The Pink Panther 2
no reason for The Pink Panther 2 to have ever been made.
Granted, to a certain extent it was true about the 2006 reboot of the
long-past-it's-sell-by-date franchise, but while no one could ever call that
movie a good one, it was rather amusing and became a minor success.
The Pink Panther 2
really has very little to add to it, so the new movie is essentially a
re-run of the earlier film. Again, it is sometimes amusing, sometimes
stupid, but the returns are significantly less this time around. Also,
frankly, the recent remake itself was a poor substitute for the Peter
However, The Pink
Panther 2 is targeted for kids
– for whom the three year old film is way
too old, so there is no way they are going to watch one that is 45 years
old. Therefore, instead of making the kiddies pull out the last DVD,
here is a new one to be watched, somewhat enjoyed and promptly forgotten.
Once again Steve Martin
does his best in the role, though it feels like an awkward fit for him.
Martin is brilliant in the slapstick comedy that is the film's bread and
butter, but essentially he seems too smart for the role and thus is trying a
little too hard. Peter Sellers was too smart, too, though his
Inspector Clouseau may have been overmatched, but he had a humanity that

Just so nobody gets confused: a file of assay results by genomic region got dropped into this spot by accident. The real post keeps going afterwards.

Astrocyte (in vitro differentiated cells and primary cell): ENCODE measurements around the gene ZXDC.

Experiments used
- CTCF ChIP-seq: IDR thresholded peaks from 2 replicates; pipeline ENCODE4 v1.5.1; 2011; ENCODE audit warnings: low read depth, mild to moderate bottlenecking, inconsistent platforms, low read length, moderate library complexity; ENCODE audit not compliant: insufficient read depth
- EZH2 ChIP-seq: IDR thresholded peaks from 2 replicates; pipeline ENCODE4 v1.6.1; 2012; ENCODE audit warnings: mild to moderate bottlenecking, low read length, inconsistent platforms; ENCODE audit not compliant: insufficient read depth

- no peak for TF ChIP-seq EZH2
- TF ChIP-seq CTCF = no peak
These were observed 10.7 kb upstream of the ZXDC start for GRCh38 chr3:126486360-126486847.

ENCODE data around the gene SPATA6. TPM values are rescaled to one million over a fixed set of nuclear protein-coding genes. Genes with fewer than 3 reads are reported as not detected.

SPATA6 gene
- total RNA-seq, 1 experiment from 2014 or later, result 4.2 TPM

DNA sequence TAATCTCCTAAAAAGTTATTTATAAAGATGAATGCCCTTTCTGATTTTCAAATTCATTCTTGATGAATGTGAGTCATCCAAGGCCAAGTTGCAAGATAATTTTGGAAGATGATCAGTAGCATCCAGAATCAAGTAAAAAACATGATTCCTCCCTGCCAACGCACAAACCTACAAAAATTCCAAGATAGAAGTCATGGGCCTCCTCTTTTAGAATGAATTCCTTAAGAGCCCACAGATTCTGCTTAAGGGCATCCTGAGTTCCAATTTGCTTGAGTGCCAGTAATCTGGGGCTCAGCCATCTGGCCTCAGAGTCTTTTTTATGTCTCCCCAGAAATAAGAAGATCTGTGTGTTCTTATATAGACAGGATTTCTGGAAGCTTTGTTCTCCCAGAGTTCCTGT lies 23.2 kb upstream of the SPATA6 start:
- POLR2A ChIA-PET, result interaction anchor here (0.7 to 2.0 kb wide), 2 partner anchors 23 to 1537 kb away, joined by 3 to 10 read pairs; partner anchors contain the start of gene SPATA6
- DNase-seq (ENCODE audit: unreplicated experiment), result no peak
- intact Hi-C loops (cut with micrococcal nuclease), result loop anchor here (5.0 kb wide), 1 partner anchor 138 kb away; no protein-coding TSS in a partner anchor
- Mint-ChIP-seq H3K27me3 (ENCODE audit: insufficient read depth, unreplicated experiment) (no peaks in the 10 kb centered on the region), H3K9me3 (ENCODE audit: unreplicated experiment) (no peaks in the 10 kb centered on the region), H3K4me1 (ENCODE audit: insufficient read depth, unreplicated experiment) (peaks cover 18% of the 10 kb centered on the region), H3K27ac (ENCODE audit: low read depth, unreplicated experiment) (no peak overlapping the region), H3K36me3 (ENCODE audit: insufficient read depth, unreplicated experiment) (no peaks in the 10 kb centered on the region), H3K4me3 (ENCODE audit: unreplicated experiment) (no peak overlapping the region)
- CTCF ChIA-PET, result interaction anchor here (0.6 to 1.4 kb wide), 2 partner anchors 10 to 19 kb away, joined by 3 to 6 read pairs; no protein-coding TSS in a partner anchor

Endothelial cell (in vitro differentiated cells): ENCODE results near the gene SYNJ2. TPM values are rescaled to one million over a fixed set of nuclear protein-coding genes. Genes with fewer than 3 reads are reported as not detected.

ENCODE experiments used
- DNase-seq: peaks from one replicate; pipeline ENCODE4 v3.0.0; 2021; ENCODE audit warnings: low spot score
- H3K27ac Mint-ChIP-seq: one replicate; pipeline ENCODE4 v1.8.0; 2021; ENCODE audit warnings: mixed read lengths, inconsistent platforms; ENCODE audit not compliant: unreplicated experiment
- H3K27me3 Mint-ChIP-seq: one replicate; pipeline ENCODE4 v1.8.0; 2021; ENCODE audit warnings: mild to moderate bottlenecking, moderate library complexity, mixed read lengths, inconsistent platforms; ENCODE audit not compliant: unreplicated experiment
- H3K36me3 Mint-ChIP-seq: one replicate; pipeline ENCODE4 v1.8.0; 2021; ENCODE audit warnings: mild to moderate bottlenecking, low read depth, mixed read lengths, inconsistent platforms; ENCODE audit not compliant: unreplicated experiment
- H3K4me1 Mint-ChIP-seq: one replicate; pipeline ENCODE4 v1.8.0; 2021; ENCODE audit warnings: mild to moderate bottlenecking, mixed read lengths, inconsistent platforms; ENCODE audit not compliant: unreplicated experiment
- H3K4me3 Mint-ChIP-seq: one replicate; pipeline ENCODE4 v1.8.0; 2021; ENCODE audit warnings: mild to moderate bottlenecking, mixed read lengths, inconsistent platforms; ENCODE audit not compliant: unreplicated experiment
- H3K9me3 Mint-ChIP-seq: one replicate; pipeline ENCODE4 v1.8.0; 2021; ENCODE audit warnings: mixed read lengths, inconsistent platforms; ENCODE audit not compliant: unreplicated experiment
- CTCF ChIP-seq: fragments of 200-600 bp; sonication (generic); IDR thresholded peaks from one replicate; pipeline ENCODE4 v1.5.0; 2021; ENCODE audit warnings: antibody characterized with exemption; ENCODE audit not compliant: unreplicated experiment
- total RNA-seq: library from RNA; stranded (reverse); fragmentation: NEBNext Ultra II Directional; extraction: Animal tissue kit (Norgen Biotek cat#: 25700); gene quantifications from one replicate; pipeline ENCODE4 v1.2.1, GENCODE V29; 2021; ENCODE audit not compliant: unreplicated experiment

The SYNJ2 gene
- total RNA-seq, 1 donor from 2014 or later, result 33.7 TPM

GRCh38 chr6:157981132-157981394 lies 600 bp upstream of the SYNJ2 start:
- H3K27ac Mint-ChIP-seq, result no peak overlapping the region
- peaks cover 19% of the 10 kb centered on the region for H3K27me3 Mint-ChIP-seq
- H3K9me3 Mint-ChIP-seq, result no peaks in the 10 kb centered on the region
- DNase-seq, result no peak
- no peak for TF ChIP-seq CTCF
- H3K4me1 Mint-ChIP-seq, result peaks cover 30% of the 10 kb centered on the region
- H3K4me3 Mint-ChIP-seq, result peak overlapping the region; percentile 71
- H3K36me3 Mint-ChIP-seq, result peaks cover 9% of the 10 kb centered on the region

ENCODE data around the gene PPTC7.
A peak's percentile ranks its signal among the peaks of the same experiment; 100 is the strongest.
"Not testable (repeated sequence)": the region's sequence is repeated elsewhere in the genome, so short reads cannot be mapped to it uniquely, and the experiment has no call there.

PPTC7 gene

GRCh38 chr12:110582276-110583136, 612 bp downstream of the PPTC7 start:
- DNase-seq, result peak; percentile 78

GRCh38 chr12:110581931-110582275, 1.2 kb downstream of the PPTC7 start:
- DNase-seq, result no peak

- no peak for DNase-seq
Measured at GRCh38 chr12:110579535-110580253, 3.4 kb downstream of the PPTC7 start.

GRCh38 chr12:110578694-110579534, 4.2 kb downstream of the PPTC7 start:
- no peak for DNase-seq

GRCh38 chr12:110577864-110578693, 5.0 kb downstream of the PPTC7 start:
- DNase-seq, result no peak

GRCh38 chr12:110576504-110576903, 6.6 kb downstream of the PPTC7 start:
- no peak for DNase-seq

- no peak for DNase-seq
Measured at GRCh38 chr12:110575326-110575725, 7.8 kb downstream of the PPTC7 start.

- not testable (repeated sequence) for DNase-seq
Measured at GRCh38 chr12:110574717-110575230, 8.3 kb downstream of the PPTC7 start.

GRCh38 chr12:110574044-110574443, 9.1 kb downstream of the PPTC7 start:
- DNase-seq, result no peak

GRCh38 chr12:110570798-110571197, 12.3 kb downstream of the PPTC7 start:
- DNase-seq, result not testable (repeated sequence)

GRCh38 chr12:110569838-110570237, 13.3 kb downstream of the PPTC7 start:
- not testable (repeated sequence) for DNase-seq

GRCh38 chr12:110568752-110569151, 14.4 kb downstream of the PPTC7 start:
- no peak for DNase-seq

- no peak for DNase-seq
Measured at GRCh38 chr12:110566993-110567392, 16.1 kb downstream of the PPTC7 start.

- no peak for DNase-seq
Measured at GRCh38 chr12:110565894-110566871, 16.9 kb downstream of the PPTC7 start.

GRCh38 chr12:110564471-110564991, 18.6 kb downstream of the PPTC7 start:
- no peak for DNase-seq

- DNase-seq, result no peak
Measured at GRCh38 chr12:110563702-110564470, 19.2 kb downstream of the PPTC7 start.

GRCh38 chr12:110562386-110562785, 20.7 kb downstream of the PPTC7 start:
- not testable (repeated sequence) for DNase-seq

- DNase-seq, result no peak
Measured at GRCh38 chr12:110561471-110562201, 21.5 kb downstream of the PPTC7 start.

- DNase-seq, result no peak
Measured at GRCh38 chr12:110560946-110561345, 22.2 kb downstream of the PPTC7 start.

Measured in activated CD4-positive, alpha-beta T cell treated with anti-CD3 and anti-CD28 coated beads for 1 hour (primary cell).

this new version lacks.
what little of
one there is
has Clouseau leading an international "dream team" of
detectives - an Italian lothario (Andy Garcia), a deductive Brit (Alfred
Molina), a tech-savvy Japanese detective (Yuki Matsuzaki) and a gorgeous
lady detective who just happens to be the foremost living expert on their
quarry (Aishwarya Rai Bachchan).
The dream team is searching
for an international cat burglar named The Tornado, who is stealing
artifacts like the shroud of Turin, the pope's ring, the magna carta, the
Japanese Emperor's sword, and of course The Pink Panther diamond.
(This diamond has been stolen so often over the years now, it's shocking it
isn't buried in an armed vault somewhere.)
Cue many dumb pratfalls, a
ridiculous imagined love triangle over the affections of Clouseau's
assistant (Emily Mortimer), an awkward extended cameo by Martin's old friend
and All of Me co-star Lily Tomlin and a "twist" ending that renders
the preceding fifteen or so minutes of the movie entirely irrelevant, if not
John Cleese takes over the
role of Dreyfus, Clouseau's boss and nemesis, from his old Fish Called Wanda co-star Kevin Kline, who did not
return for this sequel. Unlike Kline, Cleese doesn't even attempt to
do a French accent. So suddenly somehow since the last film, Chief
Inspector Dreyfus has aged about 15-20 years and become British. On
the plus side, Cleese is in prime form, channeling earlier characters such
as Basil Fawlty. I just wish he were given more to do, because he is
funnier than anyone else on screen.
Well, not quite anyone.
The animated pink panther in the credits is still incredibly cool.
It's never a good sign when
the most amusing part of a movie is the cartoon over the opening credits.
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Posted: June 13, 2009.